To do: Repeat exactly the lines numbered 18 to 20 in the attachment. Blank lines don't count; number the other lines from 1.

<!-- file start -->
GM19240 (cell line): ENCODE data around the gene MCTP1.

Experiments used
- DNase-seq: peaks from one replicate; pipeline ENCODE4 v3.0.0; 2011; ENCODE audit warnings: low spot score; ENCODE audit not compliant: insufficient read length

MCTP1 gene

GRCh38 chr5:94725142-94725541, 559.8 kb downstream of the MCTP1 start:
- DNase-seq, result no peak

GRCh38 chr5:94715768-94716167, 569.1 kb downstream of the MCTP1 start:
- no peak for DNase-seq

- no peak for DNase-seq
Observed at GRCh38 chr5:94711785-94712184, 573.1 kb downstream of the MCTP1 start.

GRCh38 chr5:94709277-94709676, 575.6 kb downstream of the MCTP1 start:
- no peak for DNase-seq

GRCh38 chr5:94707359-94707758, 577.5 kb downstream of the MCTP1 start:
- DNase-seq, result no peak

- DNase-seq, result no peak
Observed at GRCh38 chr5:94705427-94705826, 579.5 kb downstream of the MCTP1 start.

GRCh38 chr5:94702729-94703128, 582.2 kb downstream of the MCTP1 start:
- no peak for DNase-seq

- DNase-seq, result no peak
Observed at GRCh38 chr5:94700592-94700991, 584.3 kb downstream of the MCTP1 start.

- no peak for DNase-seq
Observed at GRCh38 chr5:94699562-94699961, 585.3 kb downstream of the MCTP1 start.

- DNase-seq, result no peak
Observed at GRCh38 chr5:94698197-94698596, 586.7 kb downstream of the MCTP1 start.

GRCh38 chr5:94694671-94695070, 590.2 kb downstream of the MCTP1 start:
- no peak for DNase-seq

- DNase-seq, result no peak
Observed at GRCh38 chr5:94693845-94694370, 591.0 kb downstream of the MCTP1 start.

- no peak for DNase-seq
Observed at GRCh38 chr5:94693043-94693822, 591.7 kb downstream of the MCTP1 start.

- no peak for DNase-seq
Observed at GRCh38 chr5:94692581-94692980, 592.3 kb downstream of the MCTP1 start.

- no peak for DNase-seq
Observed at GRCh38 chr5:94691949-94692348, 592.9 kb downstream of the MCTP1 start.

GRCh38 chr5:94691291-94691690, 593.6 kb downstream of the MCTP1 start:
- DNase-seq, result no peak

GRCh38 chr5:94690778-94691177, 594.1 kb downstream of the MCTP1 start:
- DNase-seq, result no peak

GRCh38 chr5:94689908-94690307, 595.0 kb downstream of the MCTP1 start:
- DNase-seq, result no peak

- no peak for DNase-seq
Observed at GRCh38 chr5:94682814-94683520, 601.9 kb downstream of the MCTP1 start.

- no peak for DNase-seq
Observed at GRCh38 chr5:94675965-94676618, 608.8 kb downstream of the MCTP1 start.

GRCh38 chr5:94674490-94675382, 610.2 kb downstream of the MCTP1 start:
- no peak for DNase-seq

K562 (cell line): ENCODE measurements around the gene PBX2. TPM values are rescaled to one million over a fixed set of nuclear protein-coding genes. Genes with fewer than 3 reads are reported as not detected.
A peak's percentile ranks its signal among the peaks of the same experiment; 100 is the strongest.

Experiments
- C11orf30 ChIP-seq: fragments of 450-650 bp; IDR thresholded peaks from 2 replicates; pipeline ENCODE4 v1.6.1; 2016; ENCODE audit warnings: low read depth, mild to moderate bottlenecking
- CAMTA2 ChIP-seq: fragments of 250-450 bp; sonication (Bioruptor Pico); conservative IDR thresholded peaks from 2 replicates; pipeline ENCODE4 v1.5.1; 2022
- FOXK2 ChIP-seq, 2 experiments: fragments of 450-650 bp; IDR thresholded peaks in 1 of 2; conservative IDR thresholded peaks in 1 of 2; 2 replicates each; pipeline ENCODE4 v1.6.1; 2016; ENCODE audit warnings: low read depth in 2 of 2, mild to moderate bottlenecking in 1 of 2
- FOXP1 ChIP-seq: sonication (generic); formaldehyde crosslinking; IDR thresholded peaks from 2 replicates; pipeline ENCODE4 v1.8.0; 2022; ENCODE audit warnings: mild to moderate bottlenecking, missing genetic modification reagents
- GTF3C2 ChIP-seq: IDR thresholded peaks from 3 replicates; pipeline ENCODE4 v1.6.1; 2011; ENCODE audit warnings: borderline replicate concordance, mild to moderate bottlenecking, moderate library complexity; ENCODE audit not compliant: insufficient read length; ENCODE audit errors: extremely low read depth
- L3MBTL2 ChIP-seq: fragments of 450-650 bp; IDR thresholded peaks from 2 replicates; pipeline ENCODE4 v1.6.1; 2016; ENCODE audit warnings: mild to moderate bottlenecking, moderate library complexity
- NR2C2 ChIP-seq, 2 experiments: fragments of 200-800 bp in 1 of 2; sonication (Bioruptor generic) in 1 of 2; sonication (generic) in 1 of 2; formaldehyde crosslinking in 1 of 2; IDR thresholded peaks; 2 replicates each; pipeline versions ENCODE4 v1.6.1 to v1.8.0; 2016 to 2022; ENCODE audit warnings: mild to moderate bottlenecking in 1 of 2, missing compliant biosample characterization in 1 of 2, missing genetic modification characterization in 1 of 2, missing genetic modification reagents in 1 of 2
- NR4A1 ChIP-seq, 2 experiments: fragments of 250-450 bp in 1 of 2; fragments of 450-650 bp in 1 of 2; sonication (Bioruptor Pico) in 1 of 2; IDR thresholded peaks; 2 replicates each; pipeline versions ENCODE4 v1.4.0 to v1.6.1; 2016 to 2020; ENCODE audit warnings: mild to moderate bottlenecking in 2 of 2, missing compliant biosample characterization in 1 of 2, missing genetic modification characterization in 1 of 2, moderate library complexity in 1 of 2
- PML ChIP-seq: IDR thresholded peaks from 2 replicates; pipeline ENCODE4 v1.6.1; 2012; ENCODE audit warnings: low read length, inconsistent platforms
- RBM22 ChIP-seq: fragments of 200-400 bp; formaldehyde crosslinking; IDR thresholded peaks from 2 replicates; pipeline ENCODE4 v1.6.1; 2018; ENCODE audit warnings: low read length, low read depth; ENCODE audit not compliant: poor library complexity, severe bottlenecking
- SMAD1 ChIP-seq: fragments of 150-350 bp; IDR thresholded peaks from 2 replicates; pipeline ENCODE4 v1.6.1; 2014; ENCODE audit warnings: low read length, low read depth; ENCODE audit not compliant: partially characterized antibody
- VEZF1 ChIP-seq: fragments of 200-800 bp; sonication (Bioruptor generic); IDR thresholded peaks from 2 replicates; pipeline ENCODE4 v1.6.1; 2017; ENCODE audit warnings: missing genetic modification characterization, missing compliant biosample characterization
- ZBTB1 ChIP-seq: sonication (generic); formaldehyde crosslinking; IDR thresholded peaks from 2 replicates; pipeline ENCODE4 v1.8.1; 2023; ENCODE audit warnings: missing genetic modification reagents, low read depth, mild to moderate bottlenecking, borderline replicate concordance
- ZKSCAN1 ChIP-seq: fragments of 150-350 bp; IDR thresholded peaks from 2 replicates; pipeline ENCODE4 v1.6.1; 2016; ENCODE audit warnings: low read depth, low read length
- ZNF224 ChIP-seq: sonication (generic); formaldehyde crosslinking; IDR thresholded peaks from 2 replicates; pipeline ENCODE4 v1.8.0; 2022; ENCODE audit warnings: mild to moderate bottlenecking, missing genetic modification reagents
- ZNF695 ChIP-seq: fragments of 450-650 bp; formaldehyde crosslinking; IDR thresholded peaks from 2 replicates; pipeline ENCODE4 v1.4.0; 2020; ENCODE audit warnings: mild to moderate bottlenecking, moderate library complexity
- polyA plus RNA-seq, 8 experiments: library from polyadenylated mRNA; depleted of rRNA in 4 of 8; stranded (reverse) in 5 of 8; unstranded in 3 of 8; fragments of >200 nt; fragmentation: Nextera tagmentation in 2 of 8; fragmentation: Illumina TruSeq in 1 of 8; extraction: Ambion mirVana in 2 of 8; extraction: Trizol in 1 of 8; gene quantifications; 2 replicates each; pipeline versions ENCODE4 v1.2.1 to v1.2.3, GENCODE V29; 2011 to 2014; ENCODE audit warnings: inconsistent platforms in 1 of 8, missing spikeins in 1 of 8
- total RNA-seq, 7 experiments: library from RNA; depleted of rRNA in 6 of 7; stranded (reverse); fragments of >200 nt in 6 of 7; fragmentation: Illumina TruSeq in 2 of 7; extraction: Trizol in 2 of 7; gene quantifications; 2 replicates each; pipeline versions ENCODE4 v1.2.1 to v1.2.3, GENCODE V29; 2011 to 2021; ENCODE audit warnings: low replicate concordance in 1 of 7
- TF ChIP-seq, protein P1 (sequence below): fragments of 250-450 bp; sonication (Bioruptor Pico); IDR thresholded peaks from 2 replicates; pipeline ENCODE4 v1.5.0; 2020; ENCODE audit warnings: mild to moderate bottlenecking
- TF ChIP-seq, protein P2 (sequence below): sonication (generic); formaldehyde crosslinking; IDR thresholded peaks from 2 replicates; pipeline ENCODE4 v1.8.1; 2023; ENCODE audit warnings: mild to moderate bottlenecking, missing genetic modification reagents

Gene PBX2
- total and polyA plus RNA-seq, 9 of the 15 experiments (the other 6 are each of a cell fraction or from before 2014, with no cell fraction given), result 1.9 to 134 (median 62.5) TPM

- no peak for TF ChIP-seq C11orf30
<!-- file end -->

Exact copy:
- no peak for DNase-seq

- DNase-seq, result no peak
Observed at GRCh38 chr5:94700592-94700991, 584.3 kb downstream of the MCTP1 start.